Chaos theory may explain instability in U.S. economy | 1/24/2020 | Staff (Posted by) Level 4
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Jeff Goldblum's character in "Jurassic Park" famously popularized the concept of chaos theory as it relates to science. But one University of Kansas professor is applying that theory to the economy.

William Barnett, the Oswald Distinguished Professor of Macroeconomics, has co-written "Shilnikov Chaos, Low Interest Rates, and New Keynesian Macroeconomics." The research paper argues that an active monetary policy, using feedback to interest rates, may introduce a chaotic attractor, initiating long-term unpredictability in financial markets.

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"The puzzling decline in nominal and real interest rates over the past 20 years may not have been intentional," Barnett said.

"By attaching a Taylor interest-rate feedback rule to the macro economy's dynamics, the central bank inadvertently bifurcated the economy into Shilnikov chaos—which we have shown can produce drift of interest rates down to below their natural rate."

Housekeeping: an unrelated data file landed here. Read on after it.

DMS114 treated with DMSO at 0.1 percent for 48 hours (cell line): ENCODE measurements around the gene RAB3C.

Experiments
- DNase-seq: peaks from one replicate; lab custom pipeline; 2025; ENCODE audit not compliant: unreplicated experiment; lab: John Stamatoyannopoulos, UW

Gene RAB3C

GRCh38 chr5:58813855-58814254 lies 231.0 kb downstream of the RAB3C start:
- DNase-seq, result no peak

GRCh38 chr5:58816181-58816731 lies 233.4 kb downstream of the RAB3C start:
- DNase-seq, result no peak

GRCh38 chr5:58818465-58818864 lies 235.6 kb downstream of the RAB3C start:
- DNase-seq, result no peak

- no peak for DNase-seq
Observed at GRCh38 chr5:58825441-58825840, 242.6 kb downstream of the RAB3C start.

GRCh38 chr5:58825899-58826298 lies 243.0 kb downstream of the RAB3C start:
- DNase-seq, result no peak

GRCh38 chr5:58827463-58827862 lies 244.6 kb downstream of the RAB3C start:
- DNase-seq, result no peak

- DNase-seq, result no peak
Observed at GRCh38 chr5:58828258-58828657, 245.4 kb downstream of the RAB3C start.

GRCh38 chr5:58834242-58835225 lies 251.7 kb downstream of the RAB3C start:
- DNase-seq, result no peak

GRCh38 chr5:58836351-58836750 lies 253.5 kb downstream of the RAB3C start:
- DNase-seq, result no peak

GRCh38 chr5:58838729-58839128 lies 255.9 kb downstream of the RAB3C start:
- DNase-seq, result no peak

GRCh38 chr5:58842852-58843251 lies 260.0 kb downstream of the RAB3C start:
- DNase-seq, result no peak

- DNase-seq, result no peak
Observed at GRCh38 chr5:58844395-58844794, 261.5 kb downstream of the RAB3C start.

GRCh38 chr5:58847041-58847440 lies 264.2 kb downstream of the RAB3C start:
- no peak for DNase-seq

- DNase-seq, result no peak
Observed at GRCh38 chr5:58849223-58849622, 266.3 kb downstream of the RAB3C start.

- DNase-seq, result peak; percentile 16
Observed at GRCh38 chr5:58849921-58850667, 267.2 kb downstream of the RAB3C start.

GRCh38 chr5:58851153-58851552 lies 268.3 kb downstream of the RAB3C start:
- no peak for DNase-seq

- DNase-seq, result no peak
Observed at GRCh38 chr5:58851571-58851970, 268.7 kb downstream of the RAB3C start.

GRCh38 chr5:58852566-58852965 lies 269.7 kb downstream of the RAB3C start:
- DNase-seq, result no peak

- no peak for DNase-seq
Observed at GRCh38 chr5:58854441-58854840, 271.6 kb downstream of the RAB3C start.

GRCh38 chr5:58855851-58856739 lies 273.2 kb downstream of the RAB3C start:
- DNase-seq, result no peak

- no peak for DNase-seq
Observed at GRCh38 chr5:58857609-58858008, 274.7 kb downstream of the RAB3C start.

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Those familiar with "Jurassic Park" likely understand how chaos applies to the natural sciences, causing solution paths to wander in unplanned directions.

"In "Jurassic Park," dinosaurs unintentionally got out of control. That's possible from one kind of chaos. There could be another kind of chaos, which can do the opposite. It could cause the extinction of the dinosaurs. So that movie was assuming the existence of a particular kind of chaos, which had a very negative consequence," he said.

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But Shilnikov chaos (named for Russian mathematician Leonid Shilnikov) generates its own distinct kind of dynamical drift.

"We have found it can cause interest rates inadvertently to decline, even if not intended by the Federal Reserve," Barnett said.

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The KU professor explained that people often confuse this with something called catastrophe theory.

"In mathematics, catastrophe theory produces discontinuous jumps in solution paths. Chaos doesn't do that. It just produces jiggly, stochastic-appearing solutions that are not smooth—such as the weather, which is chaotic, never converges to a steady state and is not perfectly predictable," he said.


Although the concept...
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